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Ones to watch at Worlds:

Men:

Evgeny Plushenko - a classical skater with the sport's most exciting jump combination: a remarkable quad-triple-double. Plushenko won both the European Championships and the Grand Prix Final, securing his place in the lead pack going into the 2002 Games.

Alexei Yagudin: a fiery Russian, who may have a score to settle with Plushenko at Worlds. The former training partners have an openly-chilly relationship, and a healthy rivalry for skating's top spot.

Todd Eldredge: a wild-card, Eldredge will unveil a new long program skated to music from the film "1492: Conquest of Paradise," and try to prove to the world that he has the mettle to medal after two years away from heavy competition. The last time Eldredge competed at Worlds in Canada — 1996 — he won.

Timothy Goebel: if the jumps leave him, as they have sporadically all season, Goebel is in trouble. The 20-year-old also has a history of stumbles at Worlds, finishing 11th in 2000, and 12th in 1999. The Americans will need more from him this year.

Elvis Stojko: the three-time world champion from Canada will be making his first appearance at a major competition this season, after suffering a bevy of injuries. Canadian fans anxiously await their hometown hero's return to the ice.

Women:

Irina Slutskaya: the reinvigorated Russian has dominated the sport this season, and the judges seem eager to reward her. She has not lost to Kwan all season.

Michelle Kwan: America's lead medal hopeful must step up and deliver the goods she has been promising all year. Kwan this year has proven herself beatable, not only on the technical mark, but — shockingly — on the artistic mark as well. Skating fans still wait for another, more difficult, jump combination.

Sarah Hughes: whether because of a flutzy-Lutz, her youth or reputation judging, Hughes has yet to see the top of the medals podium. But undoubtedly a legitimate medal contender, and rival for Kwan.

Maria Butyrskaya: if nerves don't do her in, Butyrskaya is a contender. A fourth-place finish at the Grand Prix final may provide the 1999 World Champion the motivation she needs to land those jumps.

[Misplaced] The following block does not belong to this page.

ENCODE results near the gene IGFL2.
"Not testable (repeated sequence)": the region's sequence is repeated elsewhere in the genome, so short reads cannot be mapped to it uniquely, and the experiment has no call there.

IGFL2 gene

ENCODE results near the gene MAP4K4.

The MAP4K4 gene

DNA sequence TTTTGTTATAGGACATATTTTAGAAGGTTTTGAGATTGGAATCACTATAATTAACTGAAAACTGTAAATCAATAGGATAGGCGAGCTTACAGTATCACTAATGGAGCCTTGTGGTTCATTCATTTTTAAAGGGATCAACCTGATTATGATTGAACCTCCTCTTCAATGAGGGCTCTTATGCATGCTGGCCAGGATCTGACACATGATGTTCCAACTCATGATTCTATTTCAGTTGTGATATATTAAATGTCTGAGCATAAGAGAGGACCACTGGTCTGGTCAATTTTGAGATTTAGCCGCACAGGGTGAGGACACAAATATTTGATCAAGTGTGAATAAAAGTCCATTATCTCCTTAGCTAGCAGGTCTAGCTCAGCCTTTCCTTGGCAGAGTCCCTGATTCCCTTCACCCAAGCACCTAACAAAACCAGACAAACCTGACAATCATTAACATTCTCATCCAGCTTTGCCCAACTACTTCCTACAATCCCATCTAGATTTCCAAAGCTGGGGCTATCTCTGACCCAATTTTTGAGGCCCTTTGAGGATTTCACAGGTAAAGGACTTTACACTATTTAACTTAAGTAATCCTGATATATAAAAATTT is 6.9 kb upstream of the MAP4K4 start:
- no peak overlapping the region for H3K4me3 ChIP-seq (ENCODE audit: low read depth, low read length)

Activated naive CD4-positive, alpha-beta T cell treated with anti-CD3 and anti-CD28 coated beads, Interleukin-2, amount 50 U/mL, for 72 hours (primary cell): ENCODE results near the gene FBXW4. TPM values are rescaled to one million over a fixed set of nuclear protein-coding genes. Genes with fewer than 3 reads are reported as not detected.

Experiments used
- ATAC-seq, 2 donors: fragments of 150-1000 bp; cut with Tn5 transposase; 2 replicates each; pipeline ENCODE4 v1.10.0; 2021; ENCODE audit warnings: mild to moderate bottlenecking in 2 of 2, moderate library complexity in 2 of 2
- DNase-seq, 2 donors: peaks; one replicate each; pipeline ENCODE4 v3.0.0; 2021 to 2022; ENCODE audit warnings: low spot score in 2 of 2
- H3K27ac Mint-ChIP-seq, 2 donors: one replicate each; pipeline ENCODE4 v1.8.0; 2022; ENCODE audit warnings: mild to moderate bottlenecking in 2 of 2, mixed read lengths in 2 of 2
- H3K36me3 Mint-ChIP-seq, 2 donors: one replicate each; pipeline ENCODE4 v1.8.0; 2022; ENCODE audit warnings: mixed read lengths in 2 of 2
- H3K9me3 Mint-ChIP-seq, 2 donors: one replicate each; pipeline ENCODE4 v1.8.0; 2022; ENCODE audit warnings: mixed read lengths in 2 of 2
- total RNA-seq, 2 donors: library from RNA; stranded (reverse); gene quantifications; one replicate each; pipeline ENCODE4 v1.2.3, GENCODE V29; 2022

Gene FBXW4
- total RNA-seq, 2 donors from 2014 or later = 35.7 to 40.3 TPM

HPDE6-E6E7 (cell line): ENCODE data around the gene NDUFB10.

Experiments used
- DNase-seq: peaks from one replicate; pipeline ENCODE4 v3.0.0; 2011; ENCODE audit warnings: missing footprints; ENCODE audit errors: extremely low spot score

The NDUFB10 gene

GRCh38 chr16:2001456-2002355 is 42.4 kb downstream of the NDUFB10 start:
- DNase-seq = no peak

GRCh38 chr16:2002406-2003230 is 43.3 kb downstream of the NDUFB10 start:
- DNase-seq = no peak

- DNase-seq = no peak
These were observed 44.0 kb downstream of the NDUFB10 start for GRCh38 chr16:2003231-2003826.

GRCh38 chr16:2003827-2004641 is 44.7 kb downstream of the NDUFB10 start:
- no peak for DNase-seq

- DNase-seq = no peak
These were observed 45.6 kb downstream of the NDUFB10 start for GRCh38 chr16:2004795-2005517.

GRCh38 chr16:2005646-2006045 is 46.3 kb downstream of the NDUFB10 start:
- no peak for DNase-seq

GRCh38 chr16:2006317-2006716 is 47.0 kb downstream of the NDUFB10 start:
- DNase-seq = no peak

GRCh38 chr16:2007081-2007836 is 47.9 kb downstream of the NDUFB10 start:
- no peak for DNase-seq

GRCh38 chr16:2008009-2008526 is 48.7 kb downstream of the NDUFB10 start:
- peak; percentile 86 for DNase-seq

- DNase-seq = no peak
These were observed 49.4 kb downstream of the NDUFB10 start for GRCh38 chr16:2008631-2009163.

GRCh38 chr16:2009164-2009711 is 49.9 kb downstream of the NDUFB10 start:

Pairs:

Jamie Sale/David Pelletier: a dreamy pair, Sale and Pelletier connect with audiences like no pair since the legendary Russians, Gordeeva and Grinkov. If the Canadians can land their side-by-side jumps, judges have been willing to give them the top spots.

Elena Berezhnaya/Anton Sikharulidze: talented but inconsistent, audiences hold their breath when Berezhnaya and Sikharulidze take the ice. Stumbles cost them the Grand Prix final, where they lost to Sale and Pelletier.

Xue Shen/Hongbo Zhao: the Chinese team has all the difficulty, but has struggled earning the artistic mark. New choreography has helped them this year, where they claimed the bronze at the Grand Prix final.

The Americans: Kyoko Ina and John Zimmerman solidified their standing as America's top pair, but have yet to crack the top five at Worlds. Tiffany Scott and Philip Dulebohn have been steadily improving, and likely will chalk up a top ten finish.

Ice Dance:

Marina Anissina/Gwendal Peizerat: the passionate French team won all the Grand Prix events they attended this year, but did not compete against their main rivals, Italians Barbara Fusar-Poli and Maurizio Margaglio. The Italians also have proven themselves, winning three Grand Prix events and the Grand Prix Final.

Irina Lobacheva/Ilia Averbukh: reigning Russian national champions have yet to beat either the French or the Italians this season, but like the Lithuanian team of Margarita Drobiazko/Povilas Vanagas, have consistently placed among the top three in major competition.

The Americans: Naomi Lang and Peter Tschernyshev have improved markedly this season, skating faster and with more confidence. They have one of the season's most aesthetically-pleasing free dances. Tanith Belbin and Benjamin Agosto are fresh off a win at the Junior World Championships and a break-through, second-place finish at Nationals.